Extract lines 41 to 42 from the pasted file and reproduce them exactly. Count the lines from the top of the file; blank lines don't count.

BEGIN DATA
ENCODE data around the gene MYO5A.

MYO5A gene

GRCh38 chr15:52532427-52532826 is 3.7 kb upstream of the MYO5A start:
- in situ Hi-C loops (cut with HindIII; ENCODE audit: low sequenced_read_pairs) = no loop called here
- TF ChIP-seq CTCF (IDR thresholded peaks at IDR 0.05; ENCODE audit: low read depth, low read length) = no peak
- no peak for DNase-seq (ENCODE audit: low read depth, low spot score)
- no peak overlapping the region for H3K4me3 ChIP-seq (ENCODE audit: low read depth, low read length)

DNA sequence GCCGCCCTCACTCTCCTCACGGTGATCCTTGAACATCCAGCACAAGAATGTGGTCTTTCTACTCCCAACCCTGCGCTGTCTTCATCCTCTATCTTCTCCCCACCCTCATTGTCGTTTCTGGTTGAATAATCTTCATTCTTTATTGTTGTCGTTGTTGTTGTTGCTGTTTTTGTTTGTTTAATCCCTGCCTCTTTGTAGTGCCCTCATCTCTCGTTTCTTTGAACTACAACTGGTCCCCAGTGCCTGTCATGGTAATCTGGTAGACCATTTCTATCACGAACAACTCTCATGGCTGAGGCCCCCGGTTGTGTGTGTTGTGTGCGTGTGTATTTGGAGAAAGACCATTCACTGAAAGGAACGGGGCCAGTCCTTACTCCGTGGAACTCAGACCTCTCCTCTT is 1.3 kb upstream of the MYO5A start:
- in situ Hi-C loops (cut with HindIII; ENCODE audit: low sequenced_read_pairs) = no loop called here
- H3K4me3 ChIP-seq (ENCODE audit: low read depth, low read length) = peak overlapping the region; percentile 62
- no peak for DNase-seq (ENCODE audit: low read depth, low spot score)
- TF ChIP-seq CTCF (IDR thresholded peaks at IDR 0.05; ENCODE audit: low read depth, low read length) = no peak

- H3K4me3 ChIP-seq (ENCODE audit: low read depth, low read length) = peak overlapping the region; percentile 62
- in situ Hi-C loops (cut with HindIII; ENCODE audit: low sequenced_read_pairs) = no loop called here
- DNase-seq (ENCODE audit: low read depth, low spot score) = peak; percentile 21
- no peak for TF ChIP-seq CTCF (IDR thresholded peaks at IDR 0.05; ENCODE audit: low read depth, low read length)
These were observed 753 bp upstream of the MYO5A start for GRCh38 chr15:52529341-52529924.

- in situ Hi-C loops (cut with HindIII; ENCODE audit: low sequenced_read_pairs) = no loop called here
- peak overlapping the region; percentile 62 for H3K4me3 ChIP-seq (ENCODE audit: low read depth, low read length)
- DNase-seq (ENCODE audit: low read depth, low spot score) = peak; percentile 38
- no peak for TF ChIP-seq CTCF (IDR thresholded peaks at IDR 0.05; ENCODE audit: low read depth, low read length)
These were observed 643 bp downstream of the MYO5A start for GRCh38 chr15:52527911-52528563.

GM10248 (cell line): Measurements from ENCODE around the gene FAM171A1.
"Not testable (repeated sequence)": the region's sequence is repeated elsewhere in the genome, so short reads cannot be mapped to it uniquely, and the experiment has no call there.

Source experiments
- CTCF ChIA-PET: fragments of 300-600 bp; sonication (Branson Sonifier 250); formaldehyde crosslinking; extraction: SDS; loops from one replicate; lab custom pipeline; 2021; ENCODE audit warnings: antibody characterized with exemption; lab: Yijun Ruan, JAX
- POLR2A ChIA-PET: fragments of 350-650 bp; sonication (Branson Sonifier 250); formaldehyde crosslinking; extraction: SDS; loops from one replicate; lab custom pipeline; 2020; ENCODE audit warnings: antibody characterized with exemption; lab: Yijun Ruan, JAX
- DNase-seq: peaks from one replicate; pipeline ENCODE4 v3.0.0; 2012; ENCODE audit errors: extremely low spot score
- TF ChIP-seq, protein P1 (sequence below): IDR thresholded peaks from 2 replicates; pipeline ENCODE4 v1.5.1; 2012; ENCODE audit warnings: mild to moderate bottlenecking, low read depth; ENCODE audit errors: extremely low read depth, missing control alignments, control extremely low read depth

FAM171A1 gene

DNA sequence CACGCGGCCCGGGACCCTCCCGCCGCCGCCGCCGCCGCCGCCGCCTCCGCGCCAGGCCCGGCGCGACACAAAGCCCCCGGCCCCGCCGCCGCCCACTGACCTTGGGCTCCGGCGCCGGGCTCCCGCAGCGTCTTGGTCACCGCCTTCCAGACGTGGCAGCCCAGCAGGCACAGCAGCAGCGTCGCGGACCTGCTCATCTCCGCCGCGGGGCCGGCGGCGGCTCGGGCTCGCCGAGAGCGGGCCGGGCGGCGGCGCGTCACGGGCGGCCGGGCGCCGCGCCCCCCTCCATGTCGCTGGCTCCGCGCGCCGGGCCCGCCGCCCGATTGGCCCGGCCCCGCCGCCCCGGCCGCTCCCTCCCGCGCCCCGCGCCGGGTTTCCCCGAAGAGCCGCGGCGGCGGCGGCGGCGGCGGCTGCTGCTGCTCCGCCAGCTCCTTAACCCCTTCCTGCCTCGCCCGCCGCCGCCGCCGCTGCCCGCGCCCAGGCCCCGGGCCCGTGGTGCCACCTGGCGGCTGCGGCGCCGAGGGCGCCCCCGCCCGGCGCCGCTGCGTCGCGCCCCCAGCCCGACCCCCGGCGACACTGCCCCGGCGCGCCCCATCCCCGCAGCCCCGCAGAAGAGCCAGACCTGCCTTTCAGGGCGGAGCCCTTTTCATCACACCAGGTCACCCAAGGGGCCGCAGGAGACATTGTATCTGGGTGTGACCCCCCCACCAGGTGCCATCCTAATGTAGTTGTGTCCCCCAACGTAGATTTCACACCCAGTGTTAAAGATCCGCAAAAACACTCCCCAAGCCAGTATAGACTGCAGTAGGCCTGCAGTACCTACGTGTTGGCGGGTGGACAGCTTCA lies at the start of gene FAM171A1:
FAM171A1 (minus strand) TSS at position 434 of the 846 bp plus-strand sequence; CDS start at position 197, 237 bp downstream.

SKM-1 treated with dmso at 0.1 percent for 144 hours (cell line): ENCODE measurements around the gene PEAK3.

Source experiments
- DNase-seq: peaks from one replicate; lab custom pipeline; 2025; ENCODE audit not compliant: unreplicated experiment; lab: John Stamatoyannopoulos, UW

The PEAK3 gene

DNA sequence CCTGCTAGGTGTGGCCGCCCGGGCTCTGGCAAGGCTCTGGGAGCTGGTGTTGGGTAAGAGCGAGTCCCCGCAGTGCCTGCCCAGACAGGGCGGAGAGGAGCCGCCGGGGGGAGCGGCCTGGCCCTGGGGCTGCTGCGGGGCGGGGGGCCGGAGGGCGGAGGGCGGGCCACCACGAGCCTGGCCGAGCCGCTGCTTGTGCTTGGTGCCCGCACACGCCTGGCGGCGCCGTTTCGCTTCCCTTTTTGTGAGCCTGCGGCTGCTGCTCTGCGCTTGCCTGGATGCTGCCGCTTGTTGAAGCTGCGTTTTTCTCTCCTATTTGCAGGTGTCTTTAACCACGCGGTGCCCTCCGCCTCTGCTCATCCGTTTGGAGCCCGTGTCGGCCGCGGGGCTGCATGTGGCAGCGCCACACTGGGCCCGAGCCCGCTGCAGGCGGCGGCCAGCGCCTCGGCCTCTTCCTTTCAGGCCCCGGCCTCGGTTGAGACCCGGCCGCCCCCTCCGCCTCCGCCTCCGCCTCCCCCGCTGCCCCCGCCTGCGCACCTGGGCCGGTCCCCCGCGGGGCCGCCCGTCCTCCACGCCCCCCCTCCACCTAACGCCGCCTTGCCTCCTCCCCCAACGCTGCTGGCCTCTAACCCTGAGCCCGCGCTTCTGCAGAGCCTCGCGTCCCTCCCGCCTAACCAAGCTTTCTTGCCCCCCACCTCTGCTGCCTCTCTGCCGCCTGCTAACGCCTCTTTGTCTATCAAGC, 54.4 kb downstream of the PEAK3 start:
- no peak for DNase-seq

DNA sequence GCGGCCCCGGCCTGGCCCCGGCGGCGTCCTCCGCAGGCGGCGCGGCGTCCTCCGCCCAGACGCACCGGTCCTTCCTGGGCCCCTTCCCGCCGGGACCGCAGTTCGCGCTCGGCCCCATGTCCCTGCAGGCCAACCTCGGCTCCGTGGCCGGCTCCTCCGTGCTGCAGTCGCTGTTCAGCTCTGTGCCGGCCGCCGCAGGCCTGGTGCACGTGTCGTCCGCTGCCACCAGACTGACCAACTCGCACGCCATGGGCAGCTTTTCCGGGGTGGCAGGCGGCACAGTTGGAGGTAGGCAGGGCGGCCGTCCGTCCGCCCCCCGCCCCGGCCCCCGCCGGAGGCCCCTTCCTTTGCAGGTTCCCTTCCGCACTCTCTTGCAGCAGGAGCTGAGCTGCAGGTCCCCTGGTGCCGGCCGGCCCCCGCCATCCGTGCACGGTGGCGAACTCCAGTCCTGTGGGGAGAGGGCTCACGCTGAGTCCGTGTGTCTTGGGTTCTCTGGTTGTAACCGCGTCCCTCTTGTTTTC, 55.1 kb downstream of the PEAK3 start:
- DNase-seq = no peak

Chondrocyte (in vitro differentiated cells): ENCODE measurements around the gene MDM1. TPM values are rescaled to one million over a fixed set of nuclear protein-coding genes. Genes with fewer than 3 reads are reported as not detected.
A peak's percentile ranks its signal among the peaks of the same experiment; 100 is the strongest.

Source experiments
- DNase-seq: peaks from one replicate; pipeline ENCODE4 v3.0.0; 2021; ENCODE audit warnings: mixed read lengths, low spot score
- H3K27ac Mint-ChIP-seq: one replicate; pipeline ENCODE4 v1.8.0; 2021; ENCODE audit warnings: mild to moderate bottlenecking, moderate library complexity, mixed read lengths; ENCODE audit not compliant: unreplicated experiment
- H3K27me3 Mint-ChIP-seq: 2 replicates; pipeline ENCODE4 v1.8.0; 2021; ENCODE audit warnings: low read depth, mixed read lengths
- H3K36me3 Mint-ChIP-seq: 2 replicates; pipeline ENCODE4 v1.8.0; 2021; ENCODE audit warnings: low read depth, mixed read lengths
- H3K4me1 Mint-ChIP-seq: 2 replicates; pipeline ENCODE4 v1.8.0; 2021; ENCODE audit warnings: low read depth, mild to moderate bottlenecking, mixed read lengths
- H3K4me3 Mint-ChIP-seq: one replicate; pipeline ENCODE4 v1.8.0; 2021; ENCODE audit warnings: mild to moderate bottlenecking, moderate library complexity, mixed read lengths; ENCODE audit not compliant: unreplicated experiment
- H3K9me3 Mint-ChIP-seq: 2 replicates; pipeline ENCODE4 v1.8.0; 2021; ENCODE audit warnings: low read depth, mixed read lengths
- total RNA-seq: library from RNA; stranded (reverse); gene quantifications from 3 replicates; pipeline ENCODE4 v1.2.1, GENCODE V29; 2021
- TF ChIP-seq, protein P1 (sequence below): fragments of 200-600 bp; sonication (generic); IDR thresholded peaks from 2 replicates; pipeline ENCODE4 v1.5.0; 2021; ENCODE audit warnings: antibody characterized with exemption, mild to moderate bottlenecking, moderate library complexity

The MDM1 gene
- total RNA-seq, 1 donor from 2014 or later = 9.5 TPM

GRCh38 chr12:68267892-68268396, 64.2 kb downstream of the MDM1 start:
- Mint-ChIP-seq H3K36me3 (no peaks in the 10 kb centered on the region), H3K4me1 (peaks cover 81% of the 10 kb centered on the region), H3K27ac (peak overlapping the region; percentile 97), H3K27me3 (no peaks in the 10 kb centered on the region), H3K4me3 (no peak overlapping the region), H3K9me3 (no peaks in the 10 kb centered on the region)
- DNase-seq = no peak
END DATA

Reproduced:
Chondrocyte (in vitro differentiated cells): ENCODE measurements around the gene MDM1. TPM values are rescaled to one million over a fixed set of nuclear protein-coding genes. Genes with fewer than 3 reads are reported as not detected.
A peak's percentile ranks its signal among the peaks of the same experiment; 100 is the strongest.